TIT FOR TAT

“I’m not going to Sid’s funeral, he won’t be coming to mine.”

#431

Nelson McCausland is on the radio , wittering on in the lugubrious ,disingenuous, deliberately measured way he sometimes does , speaking slowly as if to add extra weight to his pontifications, or possibly because he imagines, mistakenly, that his words carry some weight. He appears to be dragged onto the airwaves almost daily to rail tiresomely about some latest republican affront.This time it is Michelle O’Neill the Sinn Fein leader who has annoyed him ,appearing to commemorate some dead republicans at a remembrance ceremony in memory of their deliberate killing by a large number of the SAS in a covert operation, some thirty years ago.
The dead had to be some mothers’ sons.
The Sinn Fein leader has said she was proud of her republican cohorts in the past and this upset Mr McCausland and any supporters he might have .You might imagine that there would be no great surprise that one Irish republican might be proud of other Irish republicans ,but Mr McCausland seems shocked , even after his party has shared power with the same republicans for many years and are still positively aching to get their arses back into power with them on those same seats again .To hear him you’d imagine that Mr Mc Causland was unaware of the conflict that had ended some twenty years ago and the actual causes of that conflict. To hear him, you ‘d imagine that the dead should be simply erases from memory.
How does he imagine we have arrived at this point , with people across society of every stripe, remembering their dead brothers, sons and husbands? You wouldn’t need to believe in the rights or wrongs to understand that the familial dead will be remembered with fondness. Even the most horrendous criminals will be remembered fondly by their friends and family. In any case ,in Norneverland , the past is remembered with an obsessiveness which borders on OCD. War memorials to the British army , rather than Peace memorials ,bedeck every town and each year the sons and husbands of men who in the past had gone off to kill or be killed are routinely remembered with much ceremony. Little thought is given to who they might have killed in foreign lands or nearer home and the actual “rights or wrongs” of their actions. The war-dead from African or Indian campaigns of the 19th century are remembered .The Boers, the Japanese and the Germans all feature in these conflicts but it is not the dead of those places who are being remembered .That chore will be left to their own kinfolk , whoever and wherever they might be . In 1943 Italy changed sides in World War 2 and became an ally rather than an enemy within a month, so who knows who or how they might be remembered.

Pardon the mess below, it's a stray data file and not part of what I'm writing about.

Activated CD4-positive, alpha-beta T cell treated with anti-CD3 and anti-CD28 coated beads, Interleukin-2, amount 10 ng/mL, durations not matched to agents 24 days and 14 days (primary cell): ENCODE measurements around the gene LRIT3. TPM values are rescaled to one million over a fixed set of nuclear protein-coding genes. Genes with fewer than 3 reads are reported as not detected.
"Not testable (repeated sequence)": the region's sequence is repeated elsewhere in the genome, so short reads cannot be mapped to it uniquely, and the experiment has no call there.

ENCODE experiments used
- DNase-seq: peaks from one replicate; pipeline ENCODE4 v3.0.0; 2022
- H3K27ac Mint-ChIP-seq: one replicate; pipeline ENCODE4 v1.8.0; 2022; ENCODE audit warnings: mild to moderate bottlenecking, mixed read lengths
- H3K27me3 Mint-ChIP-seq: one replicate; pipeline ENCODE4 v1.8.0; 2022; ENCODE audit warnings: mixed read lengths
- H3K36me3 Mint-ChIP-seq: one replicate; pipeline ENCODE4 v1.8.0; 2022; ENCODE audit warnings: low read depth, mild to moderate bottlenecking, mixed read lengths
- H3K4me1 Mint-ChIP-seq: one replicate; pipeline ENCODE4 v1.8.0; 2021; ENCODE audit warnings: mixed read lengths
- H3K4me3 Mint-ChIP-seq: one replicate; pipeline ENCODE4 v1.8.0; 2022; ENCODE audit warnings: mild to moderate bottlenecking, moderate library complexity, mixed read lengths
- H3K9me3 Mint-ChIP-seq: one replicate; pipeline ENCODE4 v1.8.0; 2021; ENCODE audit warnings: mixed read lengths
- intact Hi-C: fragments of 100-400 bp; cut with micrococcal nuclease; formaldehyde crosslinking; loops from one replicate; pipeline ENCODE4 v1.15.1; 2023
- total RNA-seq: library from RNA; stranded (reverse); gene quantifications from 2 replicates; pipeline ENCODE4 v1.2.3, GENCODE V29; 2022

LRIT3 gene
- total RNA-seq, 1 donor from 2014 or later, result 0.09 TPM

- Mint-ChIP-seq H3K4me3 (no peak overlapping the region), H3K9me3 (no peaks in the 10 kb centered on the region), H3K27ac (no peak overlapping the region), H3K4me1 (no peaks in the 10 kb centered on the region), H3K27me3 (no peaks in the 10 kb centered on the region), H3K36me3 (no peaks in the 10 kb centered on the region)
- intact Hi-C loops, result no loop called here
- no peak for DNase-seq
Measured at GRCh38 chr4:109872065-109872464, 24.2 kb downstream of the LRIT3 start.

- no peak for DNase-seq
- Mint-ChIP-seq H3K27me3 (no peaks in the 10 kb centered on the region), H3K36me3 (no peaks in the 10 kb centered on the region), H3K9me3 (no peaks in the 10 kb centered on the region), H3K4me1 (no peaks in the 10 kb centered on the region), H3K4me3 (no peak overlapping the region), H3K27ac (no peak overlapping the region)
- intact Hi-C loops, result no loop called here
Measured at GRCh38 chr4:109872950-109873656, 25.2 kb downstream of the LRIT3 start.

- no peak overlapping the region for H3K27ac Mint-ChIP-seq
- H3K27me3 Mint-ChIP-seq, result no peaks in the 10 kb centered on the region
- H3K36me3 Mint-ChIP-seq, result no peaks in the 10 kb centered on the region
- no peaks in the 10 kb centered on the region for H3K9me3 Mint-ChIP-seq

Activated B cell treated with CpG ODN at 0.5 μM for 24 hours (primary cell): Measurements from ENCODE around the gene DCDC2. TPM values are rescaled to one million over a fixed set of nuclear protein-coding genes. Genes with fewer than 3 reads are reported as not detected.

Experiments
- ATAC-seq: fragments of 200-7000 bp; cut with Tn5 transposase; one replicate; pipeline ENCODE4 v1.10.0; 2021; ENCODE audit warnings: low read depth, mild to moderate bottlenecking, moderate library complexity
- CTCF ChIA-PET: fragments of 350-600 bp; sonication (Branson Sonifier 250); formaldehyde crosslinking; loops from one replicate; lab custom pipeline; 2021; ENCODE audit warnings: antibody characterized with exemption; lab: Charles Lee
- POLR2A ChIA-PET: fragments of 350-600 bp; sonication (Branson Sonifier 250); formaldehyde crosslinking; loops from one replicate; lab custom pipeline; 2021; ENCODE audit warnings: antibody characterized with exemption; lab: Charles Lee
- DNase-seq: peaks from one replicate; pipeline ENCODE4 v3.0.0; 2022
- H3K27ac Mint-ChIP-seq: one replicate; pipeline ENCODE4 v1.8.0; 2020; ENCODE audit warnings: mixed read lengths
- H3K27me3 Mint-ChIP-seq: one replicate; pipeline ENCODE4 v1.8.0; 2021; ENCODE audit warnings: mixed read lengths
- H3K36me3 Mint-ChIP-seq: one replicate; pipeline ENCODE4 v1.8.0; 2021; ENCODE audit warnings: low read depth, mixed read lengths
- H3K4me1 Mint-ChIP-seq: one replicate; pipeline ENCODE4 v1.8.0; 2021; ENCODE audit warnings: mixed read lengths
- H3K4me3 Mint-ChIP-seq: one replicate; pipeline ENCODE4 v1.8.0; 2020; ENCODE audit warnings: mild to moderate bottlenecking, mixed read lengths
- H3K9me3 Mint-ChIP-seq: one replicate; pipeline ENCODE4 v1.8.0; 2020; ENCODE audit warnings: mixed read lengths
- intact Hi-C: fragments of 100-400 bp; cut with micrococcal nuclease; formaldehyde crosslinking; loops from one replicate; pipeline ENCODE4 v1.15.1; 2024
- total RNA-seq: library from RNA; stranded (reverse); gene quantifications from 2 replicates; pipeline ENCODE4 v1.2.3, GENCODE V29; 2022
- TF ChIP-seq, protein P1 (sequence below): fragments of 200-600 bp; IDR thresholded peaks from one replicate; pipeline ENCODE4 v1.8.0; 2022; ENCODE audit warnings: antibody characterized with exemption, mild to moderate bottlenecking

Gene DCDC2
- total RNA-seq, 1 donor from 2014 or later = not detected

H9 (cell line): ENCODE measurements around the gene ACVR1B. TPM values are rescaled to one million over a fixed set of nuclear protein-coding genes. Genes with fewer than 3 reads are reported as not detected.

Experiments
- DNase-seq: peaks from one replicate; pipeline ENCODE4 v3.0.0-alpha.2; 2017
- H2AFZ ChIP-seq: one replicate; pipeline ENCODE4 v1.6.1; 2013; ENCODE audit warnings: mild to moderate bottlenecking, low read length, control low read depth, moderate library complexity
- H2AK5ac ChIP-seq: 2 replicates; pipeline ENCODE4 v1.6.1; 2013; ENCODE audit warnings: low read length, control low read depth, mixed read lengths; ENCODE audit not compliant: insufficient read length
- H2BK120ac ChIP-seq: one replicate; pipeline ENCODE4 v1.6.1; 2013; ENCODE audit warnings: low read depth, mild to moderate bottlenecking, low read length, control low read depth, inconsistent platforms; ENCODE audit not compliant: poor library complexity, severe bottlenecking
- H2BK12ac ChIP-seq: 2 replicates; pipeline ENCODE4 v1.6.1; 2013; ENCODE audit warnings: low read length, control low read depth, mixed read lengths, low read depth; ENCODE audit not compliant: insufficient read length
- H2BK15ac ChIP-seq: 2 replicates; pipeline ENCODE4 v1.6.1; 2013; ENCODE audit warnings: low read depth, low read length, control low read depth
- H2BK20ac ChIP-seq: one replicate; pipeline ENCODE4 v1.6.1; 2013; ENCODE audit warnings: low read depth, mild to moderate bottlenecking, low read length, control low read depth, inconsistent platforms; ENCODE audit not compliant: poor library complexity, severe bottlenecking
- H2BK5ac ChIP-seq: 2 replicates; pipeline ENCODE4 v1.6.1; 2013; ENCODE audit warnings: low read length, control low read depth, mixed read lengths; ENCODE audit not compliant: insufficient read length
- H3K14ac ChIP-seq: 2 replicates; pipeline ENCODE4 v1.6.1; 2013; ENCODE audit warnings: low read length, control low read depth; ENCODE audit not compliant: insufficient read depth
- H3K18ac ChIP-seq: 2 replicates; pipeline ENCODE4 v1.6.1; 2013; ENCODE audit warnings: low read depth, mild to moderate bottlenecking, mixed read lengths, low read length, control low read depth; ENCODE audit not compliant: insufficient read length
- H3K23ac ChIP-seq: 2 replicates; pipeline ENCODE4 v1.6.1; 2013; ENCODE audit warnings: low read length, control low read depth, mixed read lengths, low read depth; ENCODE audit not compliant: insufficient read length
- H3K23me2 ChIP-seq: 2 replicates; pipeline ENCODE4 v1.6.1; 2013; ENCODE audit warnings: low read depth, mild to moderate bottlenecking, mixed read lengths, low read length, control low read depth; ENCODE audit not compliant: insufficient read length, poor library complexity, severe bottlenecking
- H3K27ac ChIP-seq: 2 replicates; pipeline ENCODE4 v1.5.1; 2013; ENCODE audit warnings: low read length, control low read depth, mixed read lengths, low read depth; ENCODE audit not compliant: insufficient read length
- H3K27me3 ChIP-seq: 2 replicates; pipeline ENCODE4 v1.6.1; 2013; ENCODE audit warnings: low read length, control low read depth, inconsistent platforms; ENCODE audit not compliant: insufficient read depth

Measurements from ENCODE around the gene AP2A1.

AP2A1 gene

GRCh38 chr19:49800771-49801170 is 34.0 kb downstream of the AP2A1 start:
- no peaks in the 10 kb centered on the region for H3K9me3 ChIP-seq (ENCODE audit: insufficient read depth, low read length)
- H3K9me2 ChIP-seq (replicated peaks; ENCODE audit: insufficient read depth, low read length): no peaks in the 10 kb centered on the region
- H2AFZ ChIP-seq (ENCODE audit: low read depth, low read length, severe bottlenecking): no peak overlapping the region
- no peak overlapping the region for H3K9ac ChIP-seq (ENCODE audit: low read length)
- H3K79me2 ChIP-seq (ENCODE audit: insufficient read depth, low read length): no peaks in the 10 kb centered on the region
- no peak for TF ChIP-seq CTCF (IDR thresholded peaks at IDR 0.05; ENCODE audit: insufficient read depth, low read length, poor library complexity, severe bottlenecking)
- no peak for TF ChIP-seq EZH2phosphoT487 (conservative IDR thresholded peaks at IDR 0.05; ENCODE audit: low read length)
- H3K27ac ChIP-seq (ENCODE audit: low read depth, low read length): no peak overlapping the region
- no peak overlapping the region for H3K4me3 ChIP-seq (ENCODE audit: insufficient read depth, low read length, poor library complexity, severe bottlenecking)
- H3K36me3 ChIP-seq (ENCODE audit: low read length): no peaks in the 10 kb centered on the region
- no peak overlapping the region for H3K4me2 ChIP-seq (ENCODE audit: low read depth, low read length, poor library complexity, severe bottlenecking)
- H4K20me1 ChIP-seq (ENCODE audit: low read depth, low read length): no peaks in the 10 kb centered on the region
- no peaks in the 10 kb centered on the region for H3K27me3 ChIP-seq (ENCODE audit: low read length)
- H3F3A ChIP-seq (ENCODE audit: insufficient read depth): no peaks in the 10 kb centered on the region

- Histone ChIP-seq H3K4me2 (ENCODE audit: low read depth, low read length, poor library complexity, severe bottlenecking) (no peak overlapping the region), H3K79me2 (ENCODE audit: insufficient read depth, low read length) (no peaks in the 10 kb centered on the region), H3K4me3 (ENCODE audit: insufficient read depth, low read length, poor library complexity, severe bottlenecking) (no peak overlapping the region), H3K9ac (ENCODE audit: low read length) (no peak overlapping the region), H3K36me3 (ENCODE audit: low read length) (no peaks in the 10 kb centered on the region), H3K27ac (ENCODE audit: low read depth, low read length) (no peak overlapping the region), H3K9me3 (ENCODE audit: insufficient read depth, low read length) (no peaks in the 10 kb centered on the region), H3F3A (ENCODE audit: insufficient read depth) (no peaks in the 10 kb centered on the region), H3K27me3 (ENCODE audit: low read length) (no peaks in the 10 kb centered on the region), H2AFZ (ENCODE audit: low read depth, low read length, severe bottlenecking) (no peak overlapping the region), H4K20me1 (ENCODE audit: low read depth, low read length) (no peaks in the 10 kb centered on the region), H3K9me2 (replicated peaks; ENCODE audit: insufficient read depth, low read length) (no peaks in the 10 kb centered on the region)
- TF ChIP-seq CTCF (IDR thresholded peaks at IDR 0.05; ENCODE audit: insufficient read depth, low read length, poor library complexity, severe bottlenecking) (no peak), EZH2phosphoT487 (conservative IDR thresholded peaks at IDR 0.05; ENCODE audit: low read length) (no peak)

One thing is sure, that when the British Army is remembered here , mostly by only one section of the community , they could do no wrong. Poppies continue to be sold annually by the British Legion , ostensibly for the dead of World War 1, but in reality for every dead british soldier .There will be no mention of the deaths they were responsible for while they “policed” the various conflicts. There will be no mention of the murders abroad or the dark collusions they made with the murdering criminals within loyalism , the RUC , the B-Specials and within their own ranks ,whom they supplied with armaments, information, succour and alibis .There will be no mention of the many deaths of ordinary folk with no connection to any kind of army or organisation and the files that were deliberately lost or destroyed to cover up their iniquities.
Besides all of that ,on a more localised level, the commemoration of conflict stretches back in an unbroken line for hundreds of years, to the Plantation of Ulster and earlier and is exemplified and marked in thousands of mostly Orange Order marches and bonfire fests throughout the Marching Season which denigrates one section, the Nationalists , (virtually half of the community) on an annual basis. There is talk of these being “traditional “festivities but only one section of the community can ever see it in such a way when it walks on the graves of their families and their ancestors and its banners remember their enemies.
As for Nelson McCausland…he need to take a closer look at why he thinks it is right for this annual behaviour to happen and why if he thinks it should continue forever ,there might not be an equivalence on the republican side of the argument.